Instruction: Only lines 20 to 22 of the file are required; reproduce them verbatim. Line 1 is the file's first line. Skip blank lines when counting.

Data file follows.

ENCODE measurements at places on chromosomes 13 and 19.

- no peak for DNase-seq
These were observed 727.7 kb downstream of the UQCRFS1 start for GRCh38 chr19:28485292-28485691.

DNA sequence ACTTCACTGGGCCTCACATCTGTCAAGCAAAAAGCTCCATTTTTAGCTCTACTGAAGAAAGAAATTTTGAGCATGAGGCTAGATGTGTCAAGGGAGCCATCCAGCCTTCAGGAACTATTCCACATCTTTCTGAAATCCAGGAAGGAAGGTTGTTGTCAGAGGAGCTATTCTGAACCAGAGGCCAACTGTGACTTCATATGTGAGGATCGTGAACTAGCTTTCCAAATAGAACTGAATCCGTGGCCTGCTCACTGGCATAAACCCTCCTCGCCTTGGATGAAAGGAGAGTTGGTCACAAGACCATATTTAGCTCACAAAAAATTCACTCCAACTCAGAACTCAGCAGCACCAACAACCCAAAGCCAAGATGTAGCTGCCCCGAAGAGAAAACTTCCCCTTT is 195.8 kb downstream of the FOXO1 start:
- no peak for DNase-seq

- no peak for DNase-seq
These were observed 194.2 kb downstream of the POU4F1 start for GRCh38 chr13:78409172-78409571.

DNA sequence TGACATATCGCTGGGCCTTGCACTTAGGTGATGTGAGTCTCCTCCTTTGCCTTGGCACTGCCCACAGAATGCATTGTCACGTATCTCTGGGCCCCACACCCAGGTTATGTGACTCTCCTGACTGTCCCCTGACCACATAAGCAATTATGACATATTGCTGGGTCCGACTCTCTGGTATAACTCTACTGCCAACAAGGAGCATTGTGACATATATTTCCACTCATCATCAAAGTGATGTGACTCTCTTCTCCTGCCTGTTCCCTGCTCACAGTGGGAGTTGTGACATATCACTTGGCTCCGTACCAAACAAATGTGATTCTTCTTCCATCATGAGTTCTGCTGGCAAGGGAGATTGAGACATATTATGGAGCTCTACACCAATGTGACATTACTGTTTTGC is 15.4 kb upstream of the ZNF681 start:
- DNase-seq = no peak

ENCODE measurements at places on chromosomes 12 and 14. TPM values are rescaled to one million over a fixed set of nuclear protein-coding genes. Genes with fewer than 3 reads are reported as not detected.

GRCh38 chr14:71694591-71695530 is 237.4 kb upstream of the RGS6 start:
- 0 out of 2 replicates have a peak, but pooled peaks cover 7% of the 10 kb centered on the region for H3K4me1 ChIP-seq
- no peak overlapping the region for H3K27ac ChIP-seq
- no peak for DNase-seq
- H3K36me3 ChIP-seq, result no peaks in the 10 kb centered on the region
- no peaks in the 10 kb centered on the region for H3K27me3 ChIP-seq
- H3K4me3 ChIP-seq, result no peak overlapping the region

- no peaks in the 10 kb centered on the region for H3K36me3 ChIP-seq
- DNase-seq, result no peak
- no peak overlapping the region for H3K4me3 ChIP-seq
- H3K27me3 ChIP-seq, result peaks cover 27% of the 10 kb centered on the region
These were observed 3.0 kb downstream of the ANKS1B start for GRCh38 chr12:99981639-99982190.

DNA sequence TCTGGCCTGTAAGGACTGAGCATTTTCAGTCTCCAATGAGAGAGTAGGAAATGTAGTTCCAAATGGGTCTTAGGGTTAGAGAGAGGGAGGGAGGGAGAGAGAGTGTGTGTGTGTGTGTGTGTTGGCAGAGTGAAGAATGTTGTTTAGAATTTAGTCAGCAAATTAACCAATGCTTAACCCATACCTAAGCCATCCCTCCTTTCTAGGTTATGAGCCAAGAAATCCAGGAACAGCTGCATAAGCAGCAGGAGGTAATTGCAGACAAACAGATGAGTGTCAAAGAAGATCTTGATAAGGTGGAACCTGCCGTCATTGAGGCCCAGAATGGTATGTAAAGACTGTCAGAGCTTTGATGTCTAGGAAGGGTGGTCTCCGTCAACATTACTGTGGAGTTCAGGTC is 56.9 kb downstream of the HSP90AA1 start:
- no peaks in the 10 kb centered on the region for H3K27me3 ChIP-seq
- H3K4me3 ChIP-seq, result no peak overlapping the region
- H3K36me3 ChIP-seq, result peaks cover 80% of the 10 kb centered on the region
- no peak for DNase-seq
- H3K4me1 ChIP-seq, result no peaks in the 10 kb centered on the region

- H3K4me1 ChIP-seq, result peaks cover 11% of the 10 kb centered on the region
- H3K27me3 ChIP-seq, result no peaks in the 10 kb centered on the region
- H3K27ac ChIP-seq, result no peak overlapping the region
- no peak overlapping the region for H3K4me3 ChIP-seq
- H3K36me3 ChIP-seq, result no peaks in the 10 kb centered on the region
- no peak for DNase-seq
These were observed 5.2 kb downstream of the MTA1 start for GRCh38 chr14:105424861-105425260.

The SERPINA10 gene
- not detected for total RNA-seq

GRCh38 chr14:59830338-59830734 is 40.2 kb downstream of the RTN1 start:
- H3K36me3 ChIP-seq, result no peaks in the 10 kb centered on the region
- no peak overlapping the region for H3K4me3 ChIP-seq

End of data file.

- no peak overlapping the region for H3K4me3 ChIP-seq
- H3K27me3 ChIP-seq, result peaks cover 27% of the 10 kb centered on the region
These were observed 3.0 kb downstream of the ANKS1B start for GRCh38 chr12:99981639-99982190.